It’s been coming to my attention lately from numerous sources that a whole lot of people do not care one bit about history. I love history – not all history, but most history – so it matters not that no one else does. It just didn’t occur to me that they didn’t care at all. Ha.
History has surprised me over and over with the tugs and pulls of voices that, individually, have been forgotten but, together …? A modern moment – that seems at a glance to be disconnected – isn’t. Words and phrases have the faintest echoes of the words and phrases before and they all become part of the slow flow of ideas. Yes, yes, we all know that the glittering lines of Shakespeare have survived, but the ideas of so many others … they’ve survived, too.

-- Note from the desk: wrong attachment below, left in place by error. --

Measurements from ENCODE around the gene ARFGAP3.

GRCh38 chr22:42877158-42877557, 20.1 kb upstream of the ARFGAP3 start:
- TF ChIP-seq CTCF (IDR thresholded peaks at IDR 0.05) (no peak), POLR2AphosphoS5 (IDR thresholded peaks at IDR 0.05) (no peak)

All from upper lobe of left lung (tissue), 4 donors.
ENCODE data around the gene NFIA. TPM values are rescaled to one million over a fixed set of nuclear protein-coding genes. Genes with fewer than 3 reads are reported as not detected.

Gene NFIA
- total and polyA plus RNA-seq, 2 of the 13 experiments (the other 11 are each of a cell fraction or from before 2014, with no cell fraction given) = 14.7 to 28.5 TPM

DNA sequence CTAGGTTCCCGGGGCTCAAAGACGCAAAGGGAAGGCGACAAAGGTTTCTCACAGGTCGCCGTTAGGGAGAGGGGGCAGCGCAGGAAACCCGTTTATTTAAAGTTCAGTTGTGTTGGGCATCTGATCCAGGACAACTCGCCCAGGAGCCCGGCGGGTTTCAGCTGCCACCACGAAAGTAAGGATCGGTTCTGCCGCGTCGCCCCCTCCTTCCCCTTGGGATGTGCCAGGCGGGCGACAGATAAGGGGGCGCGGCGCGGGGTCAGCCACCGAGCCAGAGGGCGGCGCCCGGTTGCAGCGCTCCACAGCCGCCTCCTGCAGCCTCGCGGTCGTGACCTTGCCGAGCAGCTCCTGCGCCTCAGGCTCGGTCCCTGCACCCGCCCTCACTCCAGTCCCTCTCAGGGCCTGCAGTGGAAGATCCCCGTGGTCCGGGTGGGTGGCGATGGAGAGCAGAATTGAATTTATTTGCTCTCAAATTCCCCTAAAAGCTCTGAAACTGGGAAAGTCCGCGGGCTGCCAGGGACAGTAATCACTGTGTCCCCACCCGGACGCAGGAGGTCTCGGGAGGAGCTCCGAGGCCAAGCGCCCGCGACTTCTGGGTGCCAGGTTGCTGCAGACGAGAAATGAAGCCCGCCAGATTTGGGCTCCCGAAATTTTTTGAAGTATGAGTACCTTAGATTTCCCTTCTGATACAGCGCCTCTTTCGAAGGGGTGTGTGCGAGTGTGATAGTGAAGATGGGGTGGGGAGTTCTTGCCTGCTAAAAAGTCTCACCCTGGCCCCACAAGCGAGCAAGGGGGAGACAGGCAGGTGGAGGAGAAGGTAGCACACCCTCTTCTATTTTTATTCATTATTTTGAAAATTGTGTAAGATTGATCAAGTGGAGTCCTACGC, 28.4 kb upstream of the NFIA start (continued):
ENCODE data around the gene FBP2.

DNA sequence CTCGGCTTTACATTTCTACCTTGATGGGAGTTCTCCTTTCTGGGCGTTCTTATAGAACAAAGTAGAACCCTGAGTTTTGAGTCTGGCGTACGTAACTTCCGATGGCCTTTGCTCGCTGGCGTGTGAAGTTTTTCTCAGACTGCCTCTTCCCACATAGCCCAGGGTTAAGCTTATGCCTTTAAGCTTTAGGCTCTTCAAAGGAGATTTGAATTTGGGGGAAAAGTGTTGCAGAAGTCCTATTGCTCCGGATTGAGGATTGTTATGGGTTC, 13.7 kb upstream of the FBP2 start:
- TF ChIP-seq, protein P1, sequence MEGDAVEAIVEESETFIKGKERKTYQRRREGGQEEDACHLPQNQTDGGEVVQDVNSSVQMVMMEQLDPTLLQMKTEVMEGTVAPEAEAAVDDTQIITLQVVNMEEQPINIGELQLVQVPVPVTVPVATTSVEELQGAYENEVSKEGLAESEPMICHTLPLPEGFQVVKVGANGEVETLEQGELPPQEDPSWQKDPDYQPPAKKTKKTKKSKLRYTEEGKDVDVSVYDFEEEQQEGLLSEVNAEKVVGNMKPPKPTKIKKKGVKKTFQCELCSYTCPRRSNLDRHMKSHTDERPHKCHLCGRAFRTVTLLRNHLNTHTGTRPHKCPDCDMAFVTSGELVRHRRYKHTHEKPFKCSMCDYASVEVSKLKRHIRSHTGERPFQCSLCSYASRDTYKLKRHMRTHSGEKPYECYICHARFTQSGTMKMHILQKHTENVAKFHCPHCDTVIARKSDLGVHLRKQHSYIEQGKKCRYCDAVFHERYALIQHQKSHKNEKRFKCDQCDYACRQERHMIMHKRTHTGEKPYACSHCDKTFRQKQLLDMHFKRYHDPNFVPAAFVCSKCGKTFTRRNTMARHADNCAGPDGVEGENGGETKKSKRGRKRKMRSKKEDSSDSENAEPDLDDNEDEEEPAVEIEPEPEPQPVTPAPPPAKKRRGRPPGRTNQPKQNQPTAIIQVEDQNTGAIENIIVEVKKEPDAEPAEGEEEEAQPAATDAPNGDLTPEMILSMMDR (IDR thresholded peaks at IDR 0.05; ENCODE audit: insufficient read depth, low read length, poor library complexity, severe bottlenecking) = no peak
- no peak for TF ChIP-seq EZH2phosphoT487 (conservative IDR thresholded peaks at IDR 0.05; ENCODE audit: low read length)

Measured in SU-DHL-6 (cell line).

I don’t prefer the past, but I value it for revealing so much, for its deep reserves of inspiration, for the secrets it exhales.
When I write or paint, I don’t think of history as a thing to be applied -but it’s there, in the way I see the world and hear the world and think of the world. I’m loaded with the long story of life unfurled.
Sometimes, it shows itself in the most simple way: I tell my mother about an old classic film I just watched and I assume, based on her age and the fame of the film, that she knows it well.
She’s never seen it. She grew up in a tiny town in a farming state that was still recovering from the Depression. Simple and this tiny bit of personal history makes me very aware of how cultural sign posts only mean something when you’re willing to understand what they mean.
I don’t expect anyone to read my love of history in what I write (quite separate and apart from blogging), but it’s there.
I don’t expect anyone to see it in my paintings, either.
But it’s there.